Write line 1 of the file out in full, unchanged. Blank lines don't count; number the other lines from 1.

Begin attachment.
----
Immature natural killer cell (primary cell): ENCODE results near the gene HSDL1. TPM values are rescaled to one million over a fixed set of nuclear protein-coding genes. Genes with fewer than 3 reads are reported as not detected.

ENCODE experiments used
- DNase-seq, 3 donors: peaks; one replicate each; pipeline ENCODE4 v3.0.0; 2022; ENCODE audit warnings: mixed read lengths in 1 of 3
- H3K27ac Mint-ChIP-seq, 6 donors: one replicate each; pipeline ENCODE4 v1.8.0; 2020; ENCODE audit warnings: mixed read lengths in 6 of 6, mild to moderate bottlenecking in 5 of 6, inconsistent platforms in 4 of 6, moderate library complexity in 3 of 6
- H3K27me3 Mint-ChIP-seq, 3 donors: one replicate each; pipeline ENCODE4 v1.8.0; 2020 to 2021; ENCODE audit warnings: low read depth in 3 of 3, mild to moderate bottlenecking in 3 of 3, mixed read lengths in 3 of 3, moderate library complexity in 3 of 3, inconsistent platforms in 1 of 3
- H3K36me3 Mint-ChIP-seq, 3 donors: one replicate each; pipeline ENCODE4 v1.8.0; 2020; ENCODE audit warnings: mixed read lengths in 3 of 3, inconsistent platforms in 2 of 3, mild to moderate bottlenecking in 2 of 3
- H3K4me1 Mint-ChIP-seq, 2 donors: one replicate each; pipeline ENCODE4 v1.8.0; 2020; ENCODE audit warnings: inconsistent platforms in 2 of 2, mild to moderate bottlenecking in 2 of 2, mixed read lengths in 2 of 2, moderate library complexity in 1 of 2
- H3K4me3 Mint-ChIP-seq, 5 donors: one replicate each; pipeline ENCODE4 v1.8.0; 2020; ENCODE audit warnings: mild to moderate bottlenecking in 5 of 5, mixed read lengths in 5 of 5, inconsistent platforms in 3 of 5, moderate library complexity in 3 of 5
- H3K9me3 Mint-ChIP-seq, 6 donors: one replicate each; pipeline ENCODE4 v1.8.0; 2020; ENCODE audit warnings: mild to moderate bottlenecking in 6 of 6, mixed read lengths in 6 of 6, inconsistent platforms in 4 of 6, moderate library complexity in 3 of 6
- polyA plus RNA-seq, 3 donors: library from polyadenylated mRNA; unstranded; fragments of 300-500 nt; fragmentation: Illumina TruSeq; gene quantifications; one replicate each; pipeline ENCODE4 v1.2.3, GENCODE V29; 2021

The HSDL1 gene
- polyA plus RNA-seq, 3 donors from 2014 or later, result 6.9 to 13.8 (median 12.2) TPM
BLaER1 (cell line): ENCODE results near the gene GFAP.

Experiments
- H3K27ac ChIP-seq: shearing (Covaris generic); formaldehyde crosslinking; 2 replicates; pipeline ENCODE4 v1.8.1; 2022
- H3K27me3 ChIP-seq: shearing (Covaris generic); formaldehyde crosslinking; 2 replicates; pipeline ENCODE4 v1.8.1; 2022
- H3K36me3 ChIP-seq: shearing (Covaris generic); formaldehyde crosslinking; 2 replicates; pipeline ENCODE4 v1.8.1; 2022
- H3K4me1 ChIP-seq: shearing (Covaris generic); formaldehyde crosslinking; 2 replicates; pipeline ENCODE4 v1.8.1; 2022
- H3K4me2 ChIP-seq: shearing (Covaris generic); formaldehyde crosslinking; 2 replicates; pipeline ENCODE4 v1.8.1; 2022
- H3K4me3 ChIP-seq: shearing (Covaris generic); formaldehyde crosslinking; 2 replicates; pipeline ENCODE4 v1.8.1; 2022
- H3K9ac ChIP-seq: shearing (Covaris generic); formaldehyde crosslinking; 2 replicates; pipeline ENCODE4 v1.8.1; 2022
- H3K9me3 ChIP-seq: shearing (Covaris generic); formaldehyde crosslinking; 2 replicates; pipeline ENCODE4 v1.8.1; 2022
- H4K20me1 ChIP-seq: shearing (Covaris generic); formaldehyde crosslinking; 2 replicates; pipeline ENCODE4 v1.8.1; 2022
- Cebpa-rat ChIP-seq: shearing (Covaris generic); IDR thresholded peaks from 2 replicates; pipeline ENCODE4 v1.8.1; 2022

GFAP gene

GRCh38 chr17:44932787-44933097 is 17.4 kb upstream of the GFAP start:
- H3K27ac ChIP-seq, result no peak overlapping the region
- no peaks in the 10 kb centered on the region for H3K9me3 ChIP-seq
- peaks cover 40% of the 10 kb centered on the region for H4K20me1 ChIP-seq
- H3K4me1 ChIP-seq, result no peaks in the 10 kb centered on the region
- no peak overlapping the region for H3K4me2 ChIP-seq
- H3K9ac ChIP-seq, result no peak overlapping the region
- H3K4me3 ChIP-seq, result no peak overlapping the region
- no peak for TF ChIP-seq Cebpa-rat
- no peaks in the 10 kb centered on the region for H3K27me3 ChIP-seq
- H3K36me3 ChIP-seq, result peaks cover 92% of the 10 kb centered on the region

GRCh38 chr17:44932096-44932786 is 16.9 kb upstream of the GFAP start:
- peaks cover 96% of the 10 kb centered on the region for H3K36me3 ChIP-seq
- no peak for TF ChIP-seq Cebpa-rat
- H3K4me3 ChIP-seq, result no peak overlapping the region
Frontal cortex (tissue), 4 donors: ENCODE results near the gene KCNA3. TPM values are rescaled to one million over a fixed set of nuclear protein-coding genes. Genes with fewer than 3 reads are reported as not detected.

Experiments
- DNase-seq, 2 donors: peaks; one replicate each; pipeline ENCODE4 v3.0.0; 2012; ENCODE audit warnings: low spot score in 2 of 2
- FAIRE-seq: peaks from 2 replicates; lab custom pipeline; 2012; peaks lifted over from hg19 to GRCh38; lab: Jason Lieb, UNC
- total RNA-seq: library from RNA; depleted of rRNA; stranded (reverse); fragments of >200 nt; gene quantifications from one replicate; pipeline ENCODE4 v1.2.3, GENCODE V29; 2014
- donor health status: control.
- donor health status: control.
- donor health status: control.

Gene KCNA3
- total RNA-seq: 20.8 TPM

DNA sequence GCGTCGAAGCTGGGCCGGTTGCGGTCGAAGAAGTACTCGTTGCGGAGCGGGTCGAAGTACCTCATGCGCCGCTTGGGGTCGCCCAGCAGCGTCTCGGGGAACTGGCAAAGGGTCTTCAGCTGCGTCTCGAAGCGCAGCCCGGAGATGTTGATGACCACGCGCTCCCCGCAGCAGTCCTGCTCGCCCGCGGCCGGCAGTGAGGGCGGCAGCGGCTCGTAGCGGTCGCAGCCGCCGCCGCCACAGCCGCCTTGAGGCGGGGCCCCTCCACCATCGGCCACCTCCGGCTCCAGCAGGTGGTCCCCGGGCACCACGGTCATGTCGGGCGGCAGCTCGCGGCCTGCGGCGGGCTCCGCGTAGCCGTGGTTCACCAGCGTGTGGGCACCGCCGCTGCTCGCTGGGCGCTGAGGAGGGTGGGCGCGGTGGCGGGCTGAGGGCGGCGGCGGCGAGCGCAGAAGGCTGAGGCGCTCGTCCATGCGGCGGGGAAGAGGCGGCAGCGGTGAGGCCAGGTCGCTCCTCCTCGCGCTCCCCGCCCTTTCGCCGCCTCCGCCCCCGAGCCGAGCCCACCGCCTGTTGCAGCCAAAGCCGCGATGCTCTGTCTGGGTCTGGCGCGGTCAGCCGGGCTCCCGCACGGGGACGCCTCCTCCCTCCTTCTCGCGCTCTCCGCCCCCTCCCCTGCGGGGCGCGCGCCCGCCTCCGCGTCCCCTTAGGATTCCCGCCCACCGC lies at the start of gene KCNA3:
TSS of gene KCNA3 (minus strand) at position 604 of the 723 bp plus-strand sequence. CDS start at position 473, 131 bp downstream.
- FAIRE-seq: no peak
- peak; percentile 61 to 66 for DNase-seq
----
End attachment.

Immature natural killer cell (primary cell): ENCODE results near the gene HSDL1. TPM values are rescaled to one million over a fixed set of nuclear protein-coding genes. Genes with fewer than 3 reads are reported as not detected.